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3 odd places where surveys rule

Paid surveys have a very simple function for companies. They show what opinions are popular and how products cater to particular demographics. It takes a lot of the guess work out of creating a successful new item.

The alternative would be companies creating a flurry of different designs, selling them immediately and measuring sales afterward. It would be the business equivalent of throwing everything at the wall and seeing what sticks, and few agencies can afford to do that.

There are a few places that thrive off people throwing things at the wall to see what sticks, however. The world is filled with communities where surveys are taken every day and popular opinion rules. Here are a few examples.

Your Facebook News Feed
Some people believe Facebook is a big popularity contest, and they're right - to an extent. There are a lot of factors that increase the visibility of your Facebook posts, one of which is how many people like or share the content.

According to the International Business Times, Facebook algorithms favor content with more likes, shares and comments. Those posts will ultimately reach  more people's news feeds and could even be featured on one news feed more than once.

That essentially means a post is turned into one simple survey, and a positive response rewards the poster. Viewers basically have the option to agree with the content, ending in a like or a share, or disagree with the content, which usually means disregarding it. The posts that are liked the most tend to dominate more news feeds.

Link aggregator sites and content sharing sites
The same basic concept drives online communities like Imgur, Reddit, Digg and more. Posts that resonate with the audience are more likely to be seen by other users. But the post doesn't necessarily have to be liked, it just has to draw a lot of interest.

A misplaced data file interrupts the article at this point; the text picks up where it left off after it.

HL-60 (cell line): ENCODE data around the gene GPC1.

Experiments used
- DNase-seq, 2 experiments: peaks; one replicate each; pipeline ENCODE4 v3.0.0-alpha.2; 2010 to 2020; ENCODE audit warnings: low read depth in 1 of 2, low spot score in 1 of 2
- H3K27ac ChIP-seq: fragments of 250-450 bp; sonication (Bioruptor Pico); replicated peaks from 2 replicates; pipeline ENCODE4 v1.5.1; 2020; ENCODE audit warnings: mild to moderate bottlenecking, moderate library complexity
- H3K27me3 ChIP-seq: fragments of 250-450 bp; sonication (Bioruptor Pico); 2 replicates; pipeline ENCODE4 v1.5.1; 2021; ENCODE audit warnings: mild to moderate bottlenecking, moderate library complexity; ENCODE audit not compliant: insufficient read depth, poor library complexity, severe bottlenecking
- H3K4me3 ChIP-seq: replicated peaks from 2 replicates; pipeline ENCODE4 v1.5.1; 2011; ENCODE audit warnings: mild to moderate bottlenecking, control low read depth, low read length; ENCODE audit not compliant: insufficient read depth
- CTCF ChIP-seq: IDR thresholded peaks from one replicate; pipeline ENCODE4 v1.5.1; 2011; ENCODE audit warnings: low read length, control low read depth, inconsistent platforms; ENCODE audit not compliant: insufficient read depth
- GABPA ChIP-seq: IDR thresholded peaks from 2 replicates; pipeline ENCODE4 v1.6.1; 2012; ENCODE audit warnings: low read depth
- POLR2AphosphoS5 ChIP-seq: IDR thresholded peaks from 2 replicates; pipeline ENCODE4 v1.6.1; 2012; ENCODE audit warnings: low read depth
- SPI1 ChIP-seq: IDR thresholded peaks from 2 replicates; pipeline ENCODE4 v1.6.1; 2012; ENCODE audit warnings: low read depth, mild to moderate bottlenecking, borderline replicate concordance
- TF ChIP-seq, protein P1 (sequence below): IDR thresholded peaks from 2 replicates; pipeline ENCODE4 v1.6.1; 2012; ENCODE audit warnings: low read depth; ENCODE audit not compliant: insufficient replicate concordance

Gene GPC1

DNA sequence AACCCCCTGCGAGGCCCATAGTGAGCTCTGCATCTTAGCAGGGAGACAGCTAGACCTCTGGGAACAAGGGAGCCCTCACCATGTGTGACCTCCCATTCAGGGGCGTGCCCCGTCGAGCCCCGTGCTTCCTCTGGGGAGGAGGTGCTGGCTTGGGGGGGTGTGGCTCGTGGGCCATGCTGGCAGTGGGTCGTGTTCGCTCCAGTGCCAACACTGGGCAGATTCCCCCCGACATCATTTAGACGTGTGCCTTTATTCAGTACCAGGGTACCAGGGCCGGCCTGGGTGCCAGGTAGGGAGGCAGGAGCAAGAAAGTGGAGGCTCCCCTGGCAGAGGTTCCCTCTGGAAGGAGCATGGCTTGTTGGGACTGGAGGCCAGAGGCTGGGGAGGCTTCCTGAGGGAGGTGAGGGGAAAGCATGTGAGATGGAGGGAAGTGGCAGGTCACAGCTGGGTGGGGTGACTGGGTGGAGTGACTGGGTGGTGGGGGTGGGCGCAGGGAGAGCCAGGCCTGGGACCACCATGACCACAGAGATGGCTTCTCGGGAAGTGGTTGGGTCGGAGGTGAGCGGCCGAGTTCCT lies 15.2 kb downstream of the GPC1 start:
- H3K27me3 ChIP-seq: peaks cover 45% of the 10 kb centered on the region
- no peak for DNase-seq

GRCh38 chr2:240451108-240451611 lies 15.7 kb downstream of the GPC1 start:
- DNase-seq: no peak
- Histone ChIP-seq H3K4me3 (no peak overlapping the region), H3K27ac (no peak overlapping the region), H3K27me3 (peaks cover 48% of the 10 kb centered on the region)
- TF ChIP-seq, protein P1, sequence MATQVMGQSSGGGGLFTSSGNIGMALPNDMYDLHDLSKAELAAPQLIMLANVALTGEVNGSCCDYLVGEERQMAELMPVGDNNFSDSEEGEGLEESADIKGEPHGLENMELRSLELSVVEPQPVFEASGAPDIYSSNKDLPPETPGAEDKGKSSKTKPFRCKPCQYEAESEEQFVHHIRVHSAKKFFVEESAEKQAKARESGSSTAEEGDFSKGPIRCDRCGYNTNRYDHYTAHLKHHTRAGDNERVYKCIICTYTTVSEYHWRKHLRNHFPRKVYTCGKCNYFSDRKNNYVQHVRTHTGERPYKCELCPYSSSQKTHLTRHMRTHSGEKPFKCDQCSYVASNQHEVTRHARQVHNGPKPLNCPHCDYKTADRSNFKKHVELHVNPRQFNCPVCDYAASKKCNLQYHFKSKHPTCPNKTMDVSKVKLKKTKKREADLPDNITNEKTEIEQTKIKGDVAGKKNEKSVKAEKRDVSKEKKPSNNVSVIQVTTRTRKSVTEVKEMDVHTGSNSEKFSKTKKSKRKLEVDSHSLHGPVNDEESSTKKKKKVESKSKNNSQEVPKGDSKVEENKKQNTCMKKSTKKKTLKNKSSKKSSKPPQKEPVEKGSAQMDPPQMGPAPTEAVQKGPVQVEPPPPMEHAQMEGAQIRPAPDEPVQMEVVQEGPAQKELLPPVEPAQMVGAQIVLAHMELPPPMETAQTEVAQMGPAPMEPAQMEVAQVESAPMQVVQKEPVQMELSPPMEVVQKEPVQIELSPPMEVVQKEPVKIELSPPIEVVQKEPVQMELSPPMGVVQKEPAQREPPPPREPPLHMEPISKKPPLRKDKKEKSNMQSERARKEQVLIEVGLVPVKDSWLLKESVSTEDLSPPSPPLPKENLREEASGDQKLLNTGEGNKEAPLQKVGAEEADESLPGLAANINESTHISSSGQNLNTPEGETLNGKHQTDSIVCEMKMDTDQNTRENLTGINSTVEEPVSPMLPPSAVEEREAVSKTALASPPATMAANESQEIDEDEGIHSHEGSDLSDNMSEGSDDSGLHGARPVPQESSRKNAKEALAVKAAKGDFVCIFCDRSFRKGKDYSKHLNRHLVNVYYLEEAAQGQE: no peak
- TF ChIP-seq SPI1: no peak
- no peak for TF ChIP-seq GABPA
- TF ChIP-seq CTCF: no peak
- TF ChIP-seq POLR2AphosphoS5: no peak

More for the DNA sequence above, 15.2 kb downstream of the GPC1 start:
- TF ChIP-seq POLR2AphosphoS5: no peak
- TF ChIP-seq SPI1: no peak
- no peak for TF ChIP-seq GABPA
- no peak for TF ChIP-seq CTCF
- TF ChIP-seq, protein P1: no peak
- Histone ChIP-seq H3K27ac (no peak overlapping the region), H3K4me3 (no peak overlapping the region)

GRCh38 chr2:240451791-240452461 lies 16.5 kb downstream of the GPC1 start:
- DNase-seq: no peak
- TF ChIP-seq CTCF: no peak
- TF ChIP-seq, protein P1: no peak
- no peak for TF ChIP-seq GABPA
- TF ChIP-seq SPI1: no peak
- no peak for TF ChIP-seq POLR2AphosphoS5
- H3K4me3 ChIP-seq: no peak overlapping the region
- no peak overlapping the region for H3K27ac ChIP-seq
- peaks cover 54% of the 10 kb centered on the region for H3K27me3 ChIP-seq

For example, a linked news story about a natural disaster may not necessarily be "liked" but the traffic it draws from users may push it higher on the website's pages. Positive responses aren't rewarded as much as interest, but this is a type of survey, too. Every post is simply a survey asking thousands of unknown users whether the content is interesting or not, and interesting posts dominate the site.

News channels and websites
That same concept drives decisions at news stations as well. Have you ever wondered why a reputable news station might report a story about a celebrity debacle at the same time an important national story is unfolding? Would a news station really cut a report about, say, NSA phone record collection to cover Justin Beiber's arrest? Some would, and some have, and it's all about popular opinions.

Edgy celebrity stories drive ratings. Higher ratings increase the value of advertising space during news casts. Increased value in advertising space means the news station makes more money. Like Facebook and other content sharing sites, it's a popularity contest, and you take a survey every day as to what interests you and what doesn't. 

If you flip the channel during the complex news stories but immediately tune in when a celebrity does something silly, the survey says you want that celebrity material.

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